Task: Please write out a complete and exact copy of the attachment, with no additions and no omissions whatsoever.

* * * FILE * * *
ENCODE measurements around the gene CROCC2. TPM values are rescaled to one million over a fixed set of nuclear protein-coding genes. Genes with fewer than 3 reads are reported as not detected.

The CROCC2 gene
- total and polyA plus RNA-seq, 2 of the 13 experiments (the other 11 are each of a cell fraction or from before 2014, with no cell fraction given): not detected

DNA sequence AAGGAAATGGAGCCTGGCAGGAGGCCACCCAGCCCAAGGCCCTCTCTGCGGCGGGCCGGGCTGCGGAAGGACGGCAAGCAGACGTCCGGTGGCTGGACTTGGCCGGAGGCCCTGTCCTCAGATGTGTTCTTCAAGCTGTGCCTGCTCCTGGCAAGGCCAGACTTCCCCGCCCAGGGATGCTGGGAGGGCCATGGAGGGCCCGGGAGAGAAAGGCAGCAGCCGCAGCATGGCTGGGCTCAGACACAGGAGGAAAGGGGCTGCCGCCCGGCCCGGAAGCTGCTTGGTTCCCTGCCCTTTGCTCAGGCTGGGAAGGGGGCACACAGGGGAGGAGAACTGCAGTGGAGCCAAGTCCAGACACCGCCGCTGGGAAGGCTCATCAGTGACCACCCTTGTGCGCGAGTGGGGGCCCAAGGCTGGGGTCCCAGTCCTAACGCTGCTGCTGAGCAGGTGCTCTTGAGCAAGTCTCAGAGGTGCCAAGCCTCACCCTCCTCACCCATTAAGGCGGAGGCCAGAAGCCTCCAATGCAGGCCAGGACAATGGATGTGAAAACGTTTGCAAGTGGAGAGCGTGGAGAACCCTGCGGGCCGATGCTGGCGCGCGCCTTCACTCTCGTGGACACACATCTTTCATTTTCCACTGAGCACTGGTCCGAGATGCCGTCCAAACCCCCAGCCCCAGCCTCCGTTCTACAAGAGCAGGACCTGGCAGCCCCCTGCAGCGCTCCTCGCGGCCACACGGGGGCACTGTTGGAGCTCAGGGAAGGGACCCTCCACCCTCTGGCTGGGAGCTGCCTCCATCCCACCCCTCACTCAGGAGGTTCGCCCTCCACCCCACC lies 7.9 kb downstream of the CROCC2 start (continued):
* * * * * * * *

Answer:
ENCODE measurements around the gene CROCC2. TPM values are rescaled to one million over a fixed set of nuclear protein-coding genes. Genes with fewer than 3 reads are reported as not detected.

The CROCC2 gene
- total and polyA plus RNA-seq, 2 of the 13 experiments (the other 11 are each of a cell fraction or from before 2014, with no cell fraction given): not detected

DNA sequence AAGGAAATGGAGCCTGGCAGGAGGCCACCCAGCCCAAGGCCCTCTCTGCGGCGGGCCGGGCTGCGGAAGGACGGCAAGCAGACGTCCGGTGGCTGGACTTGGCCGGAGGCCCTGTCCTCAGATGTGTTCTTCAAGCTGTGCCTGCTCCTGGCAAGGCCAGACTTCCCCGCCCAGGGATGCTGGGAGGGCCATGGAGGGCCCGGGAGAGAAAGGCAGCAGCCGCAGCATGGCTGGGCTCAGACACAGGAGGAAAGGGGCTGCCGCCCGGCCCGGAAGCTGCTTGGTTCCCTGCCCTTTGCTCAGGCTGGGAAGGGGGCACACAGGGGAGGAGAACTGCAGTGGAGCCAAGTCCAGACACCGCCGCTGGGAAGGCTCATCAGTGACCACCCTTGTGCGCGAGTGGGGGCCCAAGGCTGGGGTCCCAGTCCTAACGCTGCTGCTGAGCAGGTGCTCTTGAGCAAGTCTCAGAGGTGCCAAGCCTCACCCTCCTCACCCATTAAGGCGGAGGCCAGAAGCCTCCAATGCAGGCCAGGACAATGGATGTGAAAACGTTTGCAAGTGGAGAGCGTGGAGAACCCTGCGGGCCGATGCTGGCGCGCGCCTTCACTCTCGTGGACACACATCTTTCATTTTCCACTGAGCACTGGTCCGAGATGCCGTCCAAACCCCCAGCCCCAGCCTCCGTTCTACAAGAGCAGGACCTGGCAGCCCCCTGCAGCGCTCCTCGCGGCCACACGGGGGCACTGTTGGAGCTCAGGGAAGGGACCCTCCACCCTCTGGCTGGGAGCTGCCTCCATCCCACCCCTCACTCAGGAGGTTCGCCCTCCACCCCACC lies 7.9 kb downstream of the CROCC2 start (continued):